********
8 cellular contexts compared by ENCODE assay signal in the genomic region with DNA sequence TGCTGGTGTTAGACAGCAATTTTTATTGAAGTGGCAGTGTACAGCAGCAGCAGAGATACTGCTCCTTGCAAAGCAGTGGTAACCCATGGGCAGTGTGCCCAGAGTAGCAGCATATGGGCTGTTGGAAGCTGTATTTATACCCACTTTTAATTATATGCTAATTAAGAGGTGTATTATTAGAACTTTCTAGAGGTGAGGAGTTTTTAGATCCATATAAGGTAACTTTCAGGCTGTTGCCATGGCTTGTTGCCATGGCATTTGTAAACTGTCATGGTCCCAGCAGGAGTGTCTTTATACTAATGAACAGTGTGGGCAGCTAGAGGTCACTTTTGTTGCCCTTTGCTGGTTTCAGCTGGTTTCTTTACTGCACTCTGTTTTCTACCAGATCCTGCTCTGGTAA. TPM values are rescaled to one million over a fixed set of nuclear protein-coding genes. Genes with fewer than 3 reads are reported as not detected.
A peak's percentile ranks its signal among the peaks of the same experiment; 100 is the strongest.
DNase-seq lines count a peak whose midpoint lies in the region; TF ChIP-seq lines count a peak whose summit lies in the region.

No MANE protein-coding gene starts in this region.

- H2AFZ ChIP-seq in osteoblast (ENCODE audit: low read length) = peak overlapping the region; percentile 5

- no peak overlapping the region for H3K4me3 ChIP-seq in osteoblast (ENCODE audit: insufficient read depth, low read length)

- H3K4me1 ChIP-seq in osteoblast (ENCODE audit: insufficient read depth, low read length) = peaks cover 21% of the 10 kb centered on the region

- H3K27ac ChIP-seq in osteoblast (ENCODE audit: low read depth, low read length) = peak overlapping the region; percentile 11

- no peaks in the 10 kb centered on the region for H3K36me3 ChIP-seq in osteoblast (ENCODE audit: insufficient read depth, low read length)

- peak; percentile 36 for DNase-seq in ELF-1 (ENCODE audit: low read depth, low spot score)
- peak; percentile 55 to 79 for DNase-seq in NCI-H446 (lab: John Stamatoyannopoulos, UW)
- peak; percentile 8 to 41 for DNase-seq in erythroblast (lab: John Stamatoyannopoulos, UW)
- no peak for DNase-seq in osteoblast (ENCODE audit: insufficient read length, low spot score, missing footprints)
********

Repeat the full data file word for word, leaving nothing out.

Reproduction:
8 cellular contexts compared by ENCODE assay signal in the genomic region with DNA sequence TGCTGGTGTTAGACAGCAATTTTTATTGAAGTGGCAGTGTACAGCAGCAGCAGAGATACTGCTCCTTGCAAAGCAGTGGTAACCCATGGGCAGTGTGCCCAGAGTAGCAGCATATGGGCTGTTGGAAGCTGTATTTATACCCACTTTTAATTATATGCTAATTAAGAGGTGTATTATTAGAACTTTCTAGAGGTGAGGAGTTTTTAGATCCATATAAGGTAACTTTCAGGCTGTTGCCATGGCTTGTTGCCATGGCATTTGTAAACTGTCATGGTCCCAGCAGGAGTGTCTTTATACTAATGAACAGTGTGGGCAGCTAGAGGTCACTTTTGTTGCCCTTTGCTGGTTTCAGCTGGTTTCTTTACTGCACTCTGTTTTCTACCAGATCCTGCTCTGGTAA. TPM values are rescaled to one million over a fixed set of nuclear protein-coding genes. Genes with fewer than 3 reads are reported as not detected.
A peak's percentile ranks its signal among the peaks of the same experiment; 100 is the strongest.
DNase-seq lines count a peak whose midpoint lies in the region; TF ChIP-seq lines count a peak whose summit lies in the region.

No MANE protein-coding gene starts in this region.

- H2AFZ ChIP-seq in osteoblast (ENCODE audit: low read length) = peak overlapping the region; percentile 5

- no peak overlapping the region for H3K4me3 ChIP-seq in osteoblast (ENCODE audit: insufficient read depth, low read length)

- H3K4me1 ChIP-seq in osteoblast (ENCODE audit: insufficient read depth, low read length) = peaks cover 21% of the 10 kb centered on the region

- H3K27ac ChIP-seq in osteoblast (ENCODE audit: low read depth, low read length) = peak overlapping the region; percentile 11

- no peaks in the 10 kb centered on the region for H3K36me3 ChIP-seq in osteoblast (ENCODE audit: insufficient read depth, low read length)

- peak; percentile 36 for DNase-seq in ELF-1 (ENCODE audit: low read depth, low spot score)
- peak; percentile 55 to 79 for DNase-seq in NCI-H446 (lab: John Stamatoyannopoulos, UW)
- peak; percentile 8 to 41 for DNase-seq in erythroblast (lab: John Stamatoyannopoulos, UW)
- no peak for DNase-seq in osteoblast (ENCODE audit: insufficient read length, low spot score, missing footprints)